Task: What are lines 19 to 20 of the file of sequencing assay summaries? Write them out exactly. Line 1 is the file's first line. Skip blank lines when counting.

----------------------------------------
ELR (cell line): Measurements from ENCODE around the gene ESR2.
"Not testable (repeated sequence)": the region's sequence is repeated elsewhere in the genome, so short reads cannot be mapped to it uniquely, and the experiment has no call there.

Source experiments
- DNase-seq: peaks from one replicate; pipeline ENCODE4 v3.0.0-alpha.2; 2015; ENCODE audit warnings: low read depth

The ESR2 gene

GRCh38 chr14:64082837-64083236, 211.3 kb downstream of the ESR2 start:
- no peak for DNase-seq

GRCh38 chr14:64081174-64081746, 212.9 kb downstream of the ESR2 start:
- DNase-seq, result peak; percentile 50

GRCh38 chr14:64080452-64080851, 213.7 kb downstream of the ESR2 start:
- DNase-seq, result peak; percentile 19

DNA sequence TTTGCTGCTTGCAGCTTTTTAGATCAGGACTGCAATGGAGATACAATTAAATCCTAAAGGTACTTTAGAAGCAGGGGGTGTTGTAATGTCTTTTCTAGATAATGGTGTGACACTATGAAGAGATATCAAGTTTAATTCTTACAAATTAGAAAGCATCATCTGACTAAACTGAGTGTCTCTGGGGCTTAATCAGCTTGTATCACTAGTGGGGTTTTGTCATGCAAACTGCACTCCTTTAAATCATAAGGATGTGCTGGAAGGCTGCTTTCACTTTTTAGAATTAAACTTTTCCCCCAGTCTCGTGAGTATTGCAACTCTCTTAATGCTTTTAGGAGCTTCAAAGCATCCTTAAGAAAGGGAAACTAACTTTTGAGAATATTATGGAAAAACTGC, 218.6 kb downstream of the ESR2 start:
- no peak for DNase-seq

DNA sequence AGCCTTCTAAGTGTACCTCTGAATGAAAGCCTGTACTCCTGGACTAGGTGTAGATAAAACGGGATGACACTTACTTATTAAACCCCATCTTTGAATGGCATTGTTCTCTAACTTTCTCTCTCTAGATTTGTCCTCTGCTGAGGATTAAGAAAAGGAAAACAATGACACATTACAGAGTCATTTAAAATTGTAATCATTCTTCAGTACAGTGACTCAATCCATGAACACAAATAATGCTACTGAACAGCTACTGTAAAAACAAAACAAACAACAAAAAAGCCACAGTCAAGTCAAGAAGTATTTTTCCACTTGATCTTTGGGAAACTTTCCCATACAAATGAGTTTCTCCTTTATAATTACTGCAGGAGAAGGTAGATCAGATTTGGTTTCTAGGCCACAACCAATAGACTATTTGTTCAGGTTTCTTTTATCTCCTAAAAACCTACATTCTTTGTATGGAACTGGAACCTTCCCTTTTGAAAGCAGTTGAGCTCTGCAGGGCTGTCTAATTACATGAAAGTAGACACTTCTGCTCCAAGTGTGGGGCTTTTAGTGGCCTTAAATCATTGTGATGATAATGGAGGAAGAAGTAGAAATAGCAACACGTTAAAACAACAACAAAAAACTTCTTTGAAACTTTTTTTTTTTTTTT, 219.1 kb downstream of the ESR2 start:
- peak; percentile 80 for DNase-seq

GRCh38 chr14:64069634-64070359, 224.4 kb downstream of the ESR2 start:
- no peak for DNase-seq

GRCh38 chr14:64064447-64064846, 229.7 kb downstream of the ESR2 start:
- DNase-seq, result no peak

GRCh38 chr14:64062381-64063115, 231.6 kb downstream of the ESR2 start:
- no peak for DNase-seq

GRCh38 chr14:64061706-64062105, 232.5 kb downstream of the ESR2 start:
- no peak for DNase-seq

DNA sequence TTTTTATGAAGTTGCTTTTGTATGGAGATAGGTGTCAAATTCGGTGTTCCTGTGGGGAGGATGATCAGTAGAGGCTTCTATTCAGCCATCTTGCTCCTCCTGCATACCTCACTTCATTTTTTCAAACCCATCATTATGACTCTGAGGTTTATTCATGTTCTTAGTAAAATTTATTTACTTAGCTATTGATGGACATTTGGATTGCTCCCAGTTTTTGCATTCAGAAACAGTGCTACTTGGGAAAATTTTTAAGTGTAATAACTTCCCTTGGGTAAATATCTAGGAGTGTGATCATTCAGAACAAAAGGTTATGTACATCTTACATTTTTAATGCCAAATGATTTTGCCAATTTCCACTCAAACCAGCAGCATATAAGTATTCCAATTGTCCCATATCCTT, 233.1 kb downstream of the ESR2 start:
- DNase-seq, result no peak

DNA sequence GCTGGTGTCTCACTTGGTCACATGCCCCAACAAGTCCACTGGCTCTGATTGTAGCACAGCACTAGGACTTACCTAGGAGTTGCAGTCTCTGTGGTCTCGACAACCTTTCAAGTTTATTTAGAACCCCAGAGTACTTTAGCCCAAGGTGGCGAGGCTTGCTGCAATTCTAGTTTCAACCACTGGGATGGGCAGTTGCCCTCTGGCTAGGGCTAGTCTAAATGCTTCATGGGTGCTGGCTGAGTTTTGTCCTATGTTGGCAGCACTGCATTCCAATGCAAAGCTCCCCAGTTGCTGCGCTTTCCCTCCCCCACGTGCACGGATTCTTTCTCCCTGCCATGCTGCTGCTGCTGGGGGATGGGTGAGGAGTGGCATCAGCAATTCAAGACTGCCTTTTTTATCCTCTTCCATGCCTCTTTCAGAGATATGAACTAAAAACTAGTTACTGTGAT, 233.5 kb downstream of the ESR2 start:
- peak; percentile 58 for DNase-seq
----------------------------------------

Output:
- DNase-seq, result no peak

GRCh38 chr14:64062381-64063115, 231.6 kb downstream of the ESR2 start: